The Big Opportunities and Challenges of Synthetic Biology

Comments Off on The Big Opportunities and Challenges of Synthetic Biology
The Big Opportunities and Challenges of Synthetic Biology

As with any revolutionary new technology, synthetic biology is unleashing a raging torrent of issues.

Synthetic biology is the application of information technology to biology in order to design and build living things. By engineering genes, researchers are working to create microbes that will manufacture useful products such as drugs, food, specialty chemicals, cosmetics, clothing, and fuel. The most notable achievement thus far is the engineering of yeast cells to synthesize drugs that fight malaria, a disease that kills an estimated 660,000 people worldwide each year.

According to industry experts, the benefits from synthetic biology will include:

  • The ability to raise crops using fewer pesticides
  • Greater food security
  • Improved nutrition
  • Livestock that produce medications
  • Better sources of biofuels from organisms such as algae
  • New ways to target infectious diseases and cancer

While we have explored synthetic biology in previous issues of Trends and in the book Ride the Wave, what is new is that the technology is advancing even more rapidly than in the past, bringing a new level of efficiency that was unimaginable just a few years ago.1

Software tools are enabling the process to be digitized. Robotics is taking over tasks that were too tedious and time consuming for biologists.

The result of all this automation and digitization is (as is often the case) a huge drop in costs. Laboratories that use robots can operate 24/7 while eliminating the cost of human workers. Machine learning helps the programs that guide research efforts to devise increasingly more efficient ways to perform processes. In addition, software can record all of the details of experiments autonomously, making research far more efficient and more reliable.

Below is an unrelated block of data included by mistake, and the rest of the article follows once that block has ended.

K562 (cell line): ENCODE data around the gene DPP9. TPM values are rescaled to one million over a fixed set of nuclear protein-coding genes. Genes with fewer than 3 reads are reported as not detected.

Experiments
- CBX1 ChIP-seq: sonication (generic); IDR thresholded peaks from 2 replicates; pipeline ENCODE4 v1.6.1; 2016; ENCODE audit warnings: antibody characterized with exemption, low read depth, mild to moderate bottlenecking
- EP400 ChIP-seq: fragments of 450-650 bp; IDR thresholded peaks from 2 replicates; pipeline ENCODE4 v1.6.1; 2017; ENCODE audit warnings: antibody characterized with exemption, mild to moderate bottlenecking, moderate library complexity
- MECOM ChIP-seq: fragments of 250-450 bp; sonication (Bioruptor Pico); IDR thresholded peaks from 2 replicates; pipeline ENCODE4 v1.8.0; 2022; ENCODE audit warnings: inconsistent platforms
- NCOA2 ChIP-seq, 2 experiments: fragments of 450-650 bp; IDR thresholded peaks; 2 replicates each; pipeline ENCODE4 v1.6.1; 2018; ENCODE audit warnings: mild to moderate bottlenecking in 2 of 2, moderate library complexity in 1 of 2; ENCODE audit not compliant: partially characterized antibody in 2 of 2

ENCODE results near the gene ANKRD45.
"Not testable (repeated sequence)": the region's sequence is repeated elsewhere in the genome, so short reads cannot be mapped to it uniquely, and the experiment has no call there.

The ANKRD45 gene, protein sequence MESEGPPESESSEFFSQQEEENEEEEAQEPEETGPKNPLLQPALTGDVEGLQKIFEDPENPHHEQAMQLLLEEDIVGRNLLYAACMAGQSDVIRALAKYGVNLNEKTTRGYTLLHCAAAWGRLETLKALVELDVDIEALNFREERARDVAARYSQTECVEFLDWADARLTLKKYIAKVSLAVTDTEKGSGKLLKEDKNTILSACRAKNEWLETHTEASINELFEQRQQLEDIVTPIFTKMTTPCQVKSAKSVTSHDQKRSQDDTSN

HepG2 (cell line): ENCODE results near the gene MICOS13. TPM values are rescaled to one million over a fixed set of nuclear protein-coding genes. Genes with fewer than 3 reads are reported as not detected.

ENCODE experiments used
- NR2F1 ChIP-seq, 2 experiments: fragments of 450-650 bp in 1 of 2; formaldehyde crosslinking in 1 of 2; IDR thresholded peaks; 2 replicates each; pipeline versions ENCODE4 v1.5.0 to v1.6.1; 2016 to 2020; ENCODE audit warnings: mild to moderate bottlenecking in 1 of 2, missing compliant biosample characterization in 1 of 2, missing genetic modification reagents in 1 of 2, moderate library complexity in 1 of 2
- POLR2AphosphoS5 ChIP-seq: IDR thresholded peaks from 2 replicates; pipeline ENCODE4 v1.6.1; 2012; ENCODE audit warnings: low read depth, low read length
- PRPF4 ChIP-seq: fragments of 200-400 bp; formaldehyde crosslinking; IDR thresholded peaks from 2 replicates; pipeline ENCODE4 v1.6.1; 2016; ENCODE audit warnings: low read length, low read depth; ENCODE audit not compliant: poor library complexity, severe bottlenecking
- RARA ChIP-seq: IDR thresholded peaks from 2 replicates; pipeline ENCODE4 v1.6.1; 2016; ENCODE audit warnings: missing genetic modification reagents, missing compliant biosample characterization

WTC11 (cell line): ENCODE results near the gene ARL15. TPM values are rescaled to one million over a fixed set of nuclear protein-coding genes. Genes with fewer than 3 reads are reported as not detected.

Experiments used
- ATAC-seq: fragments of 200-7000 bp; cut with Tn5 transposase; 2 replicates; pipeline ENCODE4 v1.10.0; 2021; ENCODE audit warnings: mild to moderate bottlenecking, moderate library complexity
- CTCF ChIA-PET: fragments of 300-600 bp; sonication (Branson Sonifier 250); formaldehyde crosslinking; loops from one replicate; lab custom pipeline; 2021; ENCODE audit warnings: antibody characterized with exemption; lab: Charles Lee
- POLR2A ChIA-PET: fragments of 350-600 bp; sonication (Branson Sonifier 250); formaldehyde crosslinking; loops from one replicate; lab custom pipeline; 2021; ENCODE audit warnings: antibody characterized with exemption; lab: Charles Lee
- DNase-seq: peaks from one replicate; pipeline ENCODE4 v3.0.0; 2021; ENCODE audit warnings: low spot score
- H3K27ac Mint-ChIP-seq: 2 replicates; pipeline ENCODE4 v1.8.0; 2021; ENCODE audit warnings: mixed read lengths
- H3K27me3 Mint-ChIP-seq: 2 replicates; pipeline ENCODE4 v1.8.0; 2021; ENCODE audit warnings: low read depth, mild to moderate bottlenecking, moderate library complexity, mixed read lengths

This progress has not gone unnoticed by technology investors. Venture capital funds poured a record $560 million into synthetic biology firms in 2015, a year in which 24 new companies attracted funding, up from just six in 2012. According to an article in the journal Nature, the investors are “lured by what they see as synthetic biology’s huge market potential, plummeting operating costs, improved business models, and an increasing emphasis on computing.”2

For example, Matt Ocko, an early investor in Facebook and Zynga, is among the investors in Gingko Bioworks, which focuses on microbial engineering.

PayPal cofounders Peter Thiel and Max Levchin invested in Bolt Threads, which engineers yeast cells so they will make high-performance fibers in the same way that spiders create silk...

To continue reading, become a paid subscriber for full access.
Already a Trends Magazine subscriber? Login for full access now.

Subscribe for as low as $195/year

  • Get 12 months of Trends that will impact your business and your life
  • Gain access to the entire Trends Research Library
  • Optional Trends monthly CDs in addition to your On-Line access
  • Receive our exclusive "Trends Investor Forecast 2015" as a free online gift
  • If you do not like what you see, you can cancel anytime and receive a 100% full refund